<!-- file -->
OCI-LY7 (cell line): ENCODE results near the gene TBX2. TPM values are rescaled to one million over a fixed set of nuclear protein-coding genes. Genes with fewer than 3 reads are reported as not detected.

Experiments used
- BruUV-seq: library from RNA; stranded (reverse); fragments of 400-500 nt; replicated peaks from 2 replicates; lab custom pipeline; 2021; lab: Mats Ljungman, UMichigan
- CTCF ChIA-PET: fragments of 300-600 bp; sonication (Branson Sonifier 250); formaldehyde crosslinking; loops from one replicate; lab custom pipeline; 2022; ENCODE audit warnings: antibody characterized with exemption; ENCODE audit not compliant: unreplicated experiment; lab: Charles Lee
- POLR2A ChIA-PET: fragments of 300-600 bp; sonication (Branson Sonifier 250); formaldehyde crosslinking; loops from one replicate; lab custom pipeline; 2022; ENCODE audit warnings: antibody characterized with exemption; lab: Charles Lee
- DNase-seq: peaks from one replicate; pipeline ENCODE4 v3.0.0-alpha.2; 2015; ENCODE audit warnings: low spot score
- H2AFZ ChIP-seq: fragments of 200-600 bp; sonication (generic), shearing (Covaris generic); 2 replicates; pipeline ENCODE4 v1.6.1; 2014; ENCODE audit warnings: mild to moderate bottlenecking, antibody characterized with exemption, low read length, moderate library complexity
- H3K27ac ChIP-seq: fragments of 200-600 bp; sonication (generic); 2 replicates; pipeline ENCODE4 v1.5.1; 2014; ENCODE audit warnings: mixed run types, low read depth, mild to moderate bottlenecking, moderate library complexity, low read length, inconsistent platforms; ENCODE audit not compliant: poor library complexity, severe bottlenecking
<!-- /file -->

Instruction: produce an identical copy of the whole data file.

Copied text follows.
OCI-LY7 (cell line): ENCODE results near the gene TBX2. TPM values are rescaled to one million over a fixed set of nuclear protein-coding genes. Genes with fewer than 3 reads are reported as not detected.

Experiments used
- BruUV-seq: library from RNA; stranded (reverse); fragments of 400-500 nt; replicated peaks from 2 replicates; lab custom pipeline; 2021; lab: Mats Ljungman, UMichigan
- CTCF ChIA-PET: fragments of 300-600 bp; sonication (Branson Sonifier 250); formaldehyde crosslinking; loops from one replicate; lab custom pipeline; 2022; ENCODE audit warnings: antibody characterized with exemption; ENCODE audit not compliant: unreplicated experiment; lab: Charles Lee
- POLR2A ChIA-PET: fragments of 300-600 bp; sonication (Branson Sonifier 250); formaldehyde crosslinking; loops from one replicate; lab custom pipeline; 2022; ENCODE audit warnings: antibody characterized with exemption; lab: Charles Lee
- DNase-seq: peaks from one replicate; pipeline ENCODE4 v3.0.0-alpha.2; 2015; ENCODE audit warnings: low spot score
- H2AFZ ChIP-seq: fragments of 200-600 bp; sonication (generic), shearing (Covaris generic); 2 replicates; pipeline ENCODE4 v1.6.1; 2014; ENCODE audit warnings: mild to moderate bottlenecking, antibody characterized with exemption, low read length, moderate library complexity
- H3K27ac ChIP-seq: fragments of 200-600 bp; sonication (generic); 2 replicates; pipeline ENCODE4 v1.5.1; 2014; ENCODE audit warnings: mixed run types, low read depth, mild to moderate bottlenecking, moderate library complexity, low read length, inconsistent platforms; ENCODE audit not compliant: poor library complexity, severe bottlenecking